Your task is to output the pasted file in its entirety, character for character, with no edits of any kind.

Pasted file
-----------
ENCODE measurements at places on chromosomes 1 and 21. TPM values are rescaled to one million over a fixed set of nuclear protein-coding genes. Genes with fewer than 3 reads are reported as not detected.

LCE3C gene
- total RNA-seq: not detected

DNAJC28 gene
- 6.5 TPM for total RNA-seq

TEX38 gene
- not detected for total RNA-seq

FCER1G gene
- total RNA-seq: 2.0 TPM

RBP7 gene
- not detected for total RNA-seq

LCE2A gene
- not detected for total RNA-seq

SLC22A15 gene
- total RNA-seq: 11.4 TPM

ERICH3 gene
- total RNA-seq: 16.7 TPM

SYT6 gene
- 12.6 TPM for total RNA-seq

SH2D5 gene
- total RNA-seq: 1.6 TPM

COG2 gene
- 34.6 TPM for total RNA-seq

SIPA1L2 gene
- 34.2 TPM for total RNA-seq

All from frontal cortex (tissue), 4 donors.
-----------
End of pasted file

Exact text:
ENCODE measurements at places on chromosomes 1 and 21. TPM values are rescaled to one million over a fixed set of nuclear protein-coding genes. Genes with fewer than 3 reads are reported as not detected.

LCE3C gene
- total RNA-seq: not detected

DNAJC28 gene
- 6.5 TPM for total RNA-seq

TEX38 gene
- not detected for total RNA-seq

FCER1G gene
- total RNA-seq: 2.0 TPM

RBP7 gene
- not detected for total RNA-seq

LCE2A gene
- not detected for total RNA-seq

SLC22A15 gene
- total RNA-seq: 11.4 TPM

ERICH3 gene
- total RNA-seq: 16.7 TPM

SYT6 gene
- 12.6 TPM for total RNA-seq

SH2D5 gene
- total RNA-seq: 1.6 TPM

COG2 gene
- 34.6 TPM for total RNA-seq

SIPA1L2 gene
- 34.2 TPM for total RNA-seq

All from frontal cortex (tissue), 4 donors.